The vehicle control system 347 may communicate with one or more sensors 354 and generate one or more output signals 356. The sensors 354 may include temperature sensors, acceleration sensors, pressure sensors, rotational sensors, airflow sensors, etc. The output signals 356 may control engine operating parameters, transmission operating parameters, suspension parameters, etc.

The power supply 348 provides power to the components of the vehicle 346. The vehicle control system 347 may store data in memory 349 and/or the storage device 350. Memory 349 may include random access memory (RAM) and/or nonvolatile memory. Nonvolatile memory may include any suitable type of semiconductor or solid-state memory, such as flash memory (including NAND and NOR flash memory), phase change memory, magnetic RAM, and multi-state memory, in which each memory cell has more than two states. The storage device 350 may include an optical storage drive, such as a DVD drive, and/or a hard disk drive (HDD). The vehicle control system 347 may communicate externally using the network interface 352. The network interface 352 may include multiple HD interfaces controlled by the vehicle control system 347 in accordance with an embodiment of the present disclosure,

Referring now to FIG. 11C, the teachings of the disclosure can be implemented in a phone control module 360 of a cellular phone 358. The cellular phone 358 includes the phone control module 360, a power supply 362, memory 364, a storage device 366, and a cellular network interface 367. The cellular phone 358 may include a network interface 368, a microphone 370, an audio output 372 such as a speaker and/or output jack, a display 374, and a user input device 376 such as a keypad and/or pointing device. If the network interface 368 includes a wireless local area network interface, an antenna (not shown) may be included.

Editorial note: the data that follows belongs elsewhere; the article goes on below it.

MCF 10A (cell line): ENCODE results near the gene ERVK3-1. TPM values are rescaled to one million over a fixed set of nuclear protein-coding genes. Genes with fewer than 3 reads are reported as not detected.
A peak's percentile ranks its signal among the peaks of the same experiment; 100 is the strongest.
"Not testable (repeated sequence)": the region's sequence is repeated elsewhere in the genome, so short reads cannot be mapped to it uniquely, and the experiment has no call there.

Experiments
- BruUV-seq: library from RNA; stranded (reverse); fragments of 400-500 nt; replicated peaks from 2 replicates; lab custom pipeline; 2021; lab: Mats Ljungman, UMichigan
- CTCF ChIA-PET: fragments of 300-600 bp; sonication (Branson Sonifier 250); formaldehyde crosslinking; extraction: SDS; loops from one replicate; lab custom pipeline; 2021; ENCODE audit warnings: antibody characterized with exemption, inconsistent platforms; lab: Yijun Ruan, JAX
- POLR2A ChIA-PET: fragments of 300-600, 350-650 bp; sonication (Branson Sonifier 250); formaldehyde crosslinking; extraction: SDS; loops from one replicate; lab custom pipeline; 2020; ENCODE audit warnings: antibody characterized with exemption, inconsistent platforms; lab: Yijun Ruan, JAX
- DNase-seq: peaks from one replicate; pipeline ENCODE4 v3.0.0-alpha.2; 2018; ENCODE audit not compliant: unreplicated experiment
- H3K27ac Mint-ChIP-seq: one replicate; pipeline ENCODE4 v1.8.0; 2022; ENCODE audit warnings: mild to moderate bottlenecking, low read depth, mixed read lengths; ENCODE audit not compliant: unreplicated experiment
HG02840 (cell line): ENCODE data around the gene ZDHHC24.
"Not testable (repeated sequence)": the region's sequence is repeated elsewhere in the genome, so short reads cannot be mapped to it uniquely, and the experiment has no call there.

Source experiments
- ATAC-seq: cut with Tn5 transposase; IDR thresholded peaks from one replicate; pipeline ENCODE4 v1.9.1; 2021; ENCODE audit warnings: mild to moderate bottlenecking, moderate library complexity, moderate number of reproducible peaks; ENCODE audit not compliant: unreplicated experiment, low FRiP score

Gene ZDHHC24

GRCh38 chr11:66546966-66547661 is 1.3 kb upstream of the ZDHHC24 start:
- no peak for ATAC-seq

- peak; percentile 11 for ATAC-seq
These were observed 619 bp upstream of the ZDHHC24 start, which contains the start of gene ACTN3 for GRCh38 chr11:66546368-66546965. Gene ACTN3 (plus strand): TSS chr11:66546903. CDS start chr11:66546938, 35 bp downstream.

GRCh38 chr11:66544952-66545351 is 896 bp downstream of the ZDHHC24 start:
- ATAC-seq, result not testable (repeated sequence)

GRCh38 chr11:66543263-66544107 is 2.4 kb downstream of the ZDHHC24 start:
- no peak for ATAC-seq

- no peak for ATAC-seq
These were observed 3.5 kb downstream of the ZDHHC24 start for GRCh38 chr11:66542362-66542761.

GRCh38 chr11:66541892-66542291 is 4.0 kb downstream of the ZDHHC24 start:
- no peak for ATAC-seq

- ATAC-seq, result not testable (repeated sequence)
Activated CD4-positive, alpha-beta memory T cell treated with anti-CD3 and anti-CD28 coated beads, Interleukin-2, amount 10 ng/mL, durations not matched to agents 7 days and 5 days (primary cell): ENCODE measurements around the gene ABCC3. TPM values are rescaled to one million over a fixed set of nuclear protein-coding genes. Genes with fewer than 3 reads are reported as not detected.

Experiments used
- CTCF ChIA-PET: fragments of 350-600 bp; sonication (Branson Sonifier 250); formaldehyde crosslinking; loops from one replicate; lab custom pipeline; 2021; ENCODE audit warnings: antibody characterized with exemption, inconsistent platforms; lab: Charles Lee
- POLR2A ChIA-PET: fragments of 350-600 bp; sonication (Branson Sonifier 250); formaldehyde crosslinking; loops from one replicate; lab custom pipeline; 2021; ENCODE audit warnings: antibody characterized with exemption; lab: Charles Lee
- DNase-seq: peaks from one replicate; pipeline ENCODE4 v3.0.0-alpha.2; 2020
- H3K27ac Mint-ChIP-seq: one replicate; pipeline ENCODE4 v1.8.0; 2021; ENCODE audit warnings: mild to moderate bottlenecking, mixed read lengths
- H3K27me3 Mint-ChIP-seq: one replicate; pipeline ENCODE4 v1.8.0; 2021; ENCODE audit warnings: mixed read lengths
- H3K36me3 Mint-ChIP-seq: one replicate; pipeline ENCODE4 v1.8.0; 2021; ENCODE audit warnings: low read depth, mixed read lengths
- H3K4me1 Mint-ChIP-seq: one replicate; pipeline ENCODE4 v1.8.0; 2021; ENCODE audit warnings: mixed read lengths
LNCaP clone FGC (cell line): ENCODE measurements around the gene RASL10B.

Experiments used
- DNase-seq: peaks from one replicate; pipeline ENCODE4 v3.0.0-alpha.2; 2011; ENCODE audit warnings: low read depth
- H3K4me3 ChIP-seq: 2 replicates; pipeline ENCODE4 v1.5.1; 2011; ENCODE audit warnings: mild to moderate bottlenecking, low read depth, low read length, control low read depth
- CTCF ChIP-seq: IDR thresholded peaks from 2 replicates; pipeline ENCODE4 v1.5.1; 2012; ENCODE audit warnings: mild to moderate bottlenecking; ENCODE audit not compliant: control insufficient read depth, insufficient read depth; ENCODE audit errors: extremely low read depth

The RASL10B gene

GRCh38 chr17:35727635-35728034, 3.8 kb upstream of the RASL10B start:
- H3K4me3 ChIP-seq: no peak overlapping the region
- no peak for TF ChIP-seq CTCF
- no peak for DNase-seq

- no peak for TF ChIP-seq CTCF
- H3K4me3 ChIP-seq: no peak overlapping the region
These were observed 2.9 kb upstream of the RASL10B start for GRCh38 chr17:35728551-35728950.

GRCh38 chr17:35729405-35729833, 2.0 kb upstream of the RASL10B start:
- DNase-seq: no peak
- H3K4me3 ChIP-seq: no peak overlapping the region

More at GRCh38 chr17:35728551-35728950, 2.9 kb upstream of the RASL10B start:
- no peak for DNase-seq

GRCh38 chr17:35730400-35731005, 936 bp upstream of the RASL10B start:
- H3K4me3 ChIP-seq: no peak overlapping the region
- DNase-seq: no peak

The phone control module 360 may receive input signals from the cellular network interface 367, the network interface 368, the microphone 370, and/or the user input device 376. The phone control module 360 may process signals, including encoding, decoding, filtering, and/or formatting, and generate output signals. The output signals may be communicated to one or more of memory 364, the storage device 366, and the audio output 372. The cellular network interface 367 and the network interface 368 may include multiple HD interfaces controlled by the phone control module 360 in accordance with an embodiment of the present disclosure.

Memory 364 may include random access memory (RAM) and/or nonvolatile memory. Nonvolatile memory may include any suitable type of semiconductor or solid-state memory, such as flash memory (including NAND and NOR flash memory), phase change memory, magnetic RAM, and multi-state memory, in which each memory cell has more than two states. The storage device 366 may include an optical storage drive, such as a DVD drive, and/or a hard disk drive (HDD). The power supply 362 provides power to the components of the cellular phone 358.

Referring now to FIG. 11D, the teachings of the disclosure can be implemented in a set top control module 380 of a set top box 378. The set top box 378 includes the set top control module 380, a display 381, a power supply 382, memory 383, a storage device 384, and a network interface 385. If the network interface 385 includes a wireless local area network interface, an antenna (not shown) may be included. The network interface 385 may include multiple HD interfaces controlled by the set top control module 380 in accordance with an embodiment of the present disclosure.